This study provides a detailed insight into the changing writing demands from the last year of university study to the first year in the workforce of engineering and accounting professionals. The study relates these to the demands of the writing component of IELTS, which is increasingly used for exit testing.
The number of international and local students whose first language is not English and who are studying in English-medium universities has increased significantly in the past decade. Many of these students aim to start working in the country they studied in; however, some employers have suggested that graduates seeking employment have insufficient language skills.
This study provides a detailed insight into the changing writing demands from the last year of university study to the first year in the workforce of engineering and accounting professionals (our two case study professions). It relates these to the demands of the writing component of IELTS, which is increasingly used for exit or professional entry testing, although not expressly designed for this purpose.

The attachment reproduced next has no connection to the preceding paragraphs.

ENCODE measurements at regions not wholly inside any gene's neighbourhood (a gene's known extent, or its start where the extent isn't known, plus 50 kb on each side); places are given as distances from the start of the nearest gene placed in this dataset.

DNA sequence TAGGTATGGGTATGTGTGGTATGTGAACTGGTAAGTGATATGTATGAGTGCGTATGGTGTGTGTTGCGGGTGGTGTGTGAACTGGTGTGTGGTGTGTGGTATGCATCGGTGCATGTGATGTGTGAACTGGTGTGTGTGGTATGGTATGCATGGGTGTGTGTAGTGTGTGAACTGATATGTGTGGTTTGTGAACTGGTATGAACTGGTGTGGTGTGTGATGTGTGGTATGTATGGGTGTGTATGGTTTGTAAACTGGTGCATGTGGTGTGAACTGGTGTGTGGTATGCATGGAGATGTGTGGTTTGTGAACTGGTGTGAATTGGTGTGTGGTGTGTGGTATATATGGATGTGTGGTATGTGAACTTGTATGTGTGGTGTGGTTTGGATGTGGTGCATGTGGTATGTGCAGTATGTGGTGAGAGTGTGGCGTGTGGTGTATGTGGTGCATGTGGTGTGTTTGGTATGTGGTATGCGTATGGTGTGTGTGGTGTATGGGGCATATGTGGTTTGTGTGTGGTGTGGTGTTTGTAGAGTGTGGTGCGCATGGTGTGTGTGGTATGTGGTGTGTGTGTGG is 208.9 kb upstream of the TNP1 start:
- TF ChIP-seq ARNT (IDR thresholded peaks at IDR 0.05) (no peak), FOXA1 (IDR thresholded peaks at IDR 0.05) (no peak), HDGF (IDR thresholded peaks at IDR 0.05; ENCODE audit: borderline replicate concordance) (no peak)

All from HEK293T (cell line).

Data include interviews with final year students, lecturers, employers and new graduates in their first few years in the workforce, as well as professional board members. Employers also reviewed both final year assignments, as well as IELTS writing samples at different levels.
Most stakeholders agreed that graduates entering the workforce are underprepared for the writing demands in their professions. When compared with the university writing tasks, the workplace writing expected of new graduates was perceived as different in terms of genre, the tailoring of a text for a specific audience, and processes of review and editing involved.
Stakeholders expressed a range of views on the suitability of the use of academic proficiency tests (such as IELTS) as university exit tests and for entry into the professions. With regard to IELTS, while some saw the relevance of the two writing tasks, particularly in relation to academic writing, others questioned the extent to which two timed tasks representing limited genres could elicit a representative sample of the professional writing required, particularly in the context of engineering.
The findings are discussed in relation to different test purposes, the intersection between academic and specific purpose testing and the role of domain experts in test validation.